• Is there any stationary equipment like an air compressor or generator, and if so, how do you shut it down in an emergency?
  • What parts of the equipment are guarded, and if so, why?
  • Is there anything that might automatically start or stop on the site?

Explain the hazards of hydraulics and the injuries that can come from a pinhole leak. There is also an added benefit to showing the new employee the equipment. Sometimes it takes a new pair of eyes looking at a piece of equipment for the first time to identify a potential hazard that everyone else has been overlooking for years.

Jobsite Areas of Caution

The next step of the hazard training should be to explain areas around the jobsite that may require extra caution:

  • Are there raised areas with guardrails?
  • Areas requiring fall protection to be worn?
  • Open holes to be aware of?
  • Are there any pressurized air or fluid lines?
  • Wire rope under tension?
  • Any trenches?
  • Overhead electrical lines to be aware of?

Really think about what the new employee needs to know, but also what do they not need to know. While sharing information is important, sharing useless information can easily drown out valuable information.

Share Useful Information

Finally, share any other information that would be good for the employee to know. This can be anything from:

  • Where is the nearest restroom located?
  • Where is the extra personal protective equipment (PPE) stored?
  • Where is the clean drinking water kept?

When complete, the new employee should feel comfortable to start working and you can feel comfortable that they understand the basic hazards of the jobsite and the emergency procedures.

Not only is this hands-on hazard training valuable for the new employee, but it can also serve as a safety-focused site inspection for the company.

As the trainer explains hazards and emergency procedures, they are also verifying that the equipment or supplies are where they are supposed to be and in good condition. I myself have been taken on tours as a visitor and had the person taking me around take me to where they thought the emergency numbers were posted—only to find out that someone had moved them!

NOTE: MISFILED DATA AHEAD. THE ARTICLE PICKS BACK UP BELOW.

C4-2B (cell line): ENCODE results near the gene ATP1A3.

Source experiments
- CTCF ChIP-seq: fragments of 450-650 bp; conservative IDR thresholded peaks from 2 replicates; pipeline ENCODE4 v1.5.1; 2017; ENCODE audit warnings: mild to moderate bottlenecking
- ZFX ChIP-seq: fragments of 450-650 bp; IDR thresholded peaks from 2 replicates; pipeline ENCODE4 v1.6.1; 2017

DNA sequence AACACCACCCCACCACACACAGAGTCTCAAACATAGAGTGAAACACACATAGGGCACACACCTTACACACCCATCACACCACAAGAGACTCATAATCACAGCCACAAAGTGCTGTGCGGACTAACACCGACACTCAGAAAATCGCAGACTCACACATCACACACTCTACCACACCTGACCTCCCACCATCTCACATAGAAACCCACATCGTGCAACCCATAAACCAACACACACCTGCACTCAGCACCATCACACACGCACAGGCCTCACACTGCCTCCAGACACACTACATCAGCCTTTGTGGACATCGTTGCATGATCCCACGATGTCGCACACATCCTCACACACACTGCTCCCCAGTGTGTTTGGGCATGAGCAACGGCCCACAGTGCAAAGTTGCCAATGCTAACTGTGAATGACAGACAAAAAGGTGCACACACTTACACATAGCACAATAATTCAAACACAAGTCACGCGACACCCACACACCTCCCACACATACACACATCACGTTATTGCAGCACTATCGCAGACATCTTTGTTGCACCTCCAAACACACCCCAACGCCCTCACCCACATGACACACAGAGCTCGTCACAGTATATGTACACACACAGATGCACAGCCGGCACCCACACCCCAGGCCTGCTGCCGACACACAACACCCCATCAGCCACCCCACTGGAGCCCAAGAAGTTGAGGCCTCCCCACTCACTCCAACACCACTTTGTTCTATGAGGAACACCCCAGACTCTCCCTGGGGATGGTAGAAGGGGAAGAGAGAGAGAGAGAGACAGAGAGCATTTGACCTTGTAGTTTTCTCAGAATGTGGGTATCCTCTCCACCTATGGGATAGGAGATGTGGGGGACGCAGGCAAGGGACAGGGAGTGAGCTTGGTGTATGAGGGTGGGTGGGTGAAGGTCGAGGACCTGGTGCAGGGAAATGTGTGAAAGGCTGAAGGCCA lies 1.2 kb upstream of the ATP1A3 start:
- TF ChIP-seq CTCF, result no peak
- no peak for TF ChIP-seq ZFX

______________________________________________

We invest a lot of time and money in training, but so often overlook, in my opinion, the final part: the hands-on hazard training. Yes, these employees may have had hours of training in a classroom, but most people learn visually and hands-on.

Only giving them classroom training likely means that they aren’t trained well enough to identify hazards on their own. Take the time to ensure that on day one in the field they understand the basic hazards and what to do in an emergency. This will lead to a safe and productive employee.

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John Fowler, CSP, CMSP, has been in the drilling industry for more than 20 years, working on projects ranging from the Prudhoe Bay oilfield in Alaska to ice drilling in Greenland and at the U.S. South Pole Station in Antarctica. For the past 13 years, Fowler has been working as a safety manager for a large mineral exploration drilling contractor. He is a regular safety workshop presenter at Groundwater Week. He can be reached at john.m.fowler@gmail.com.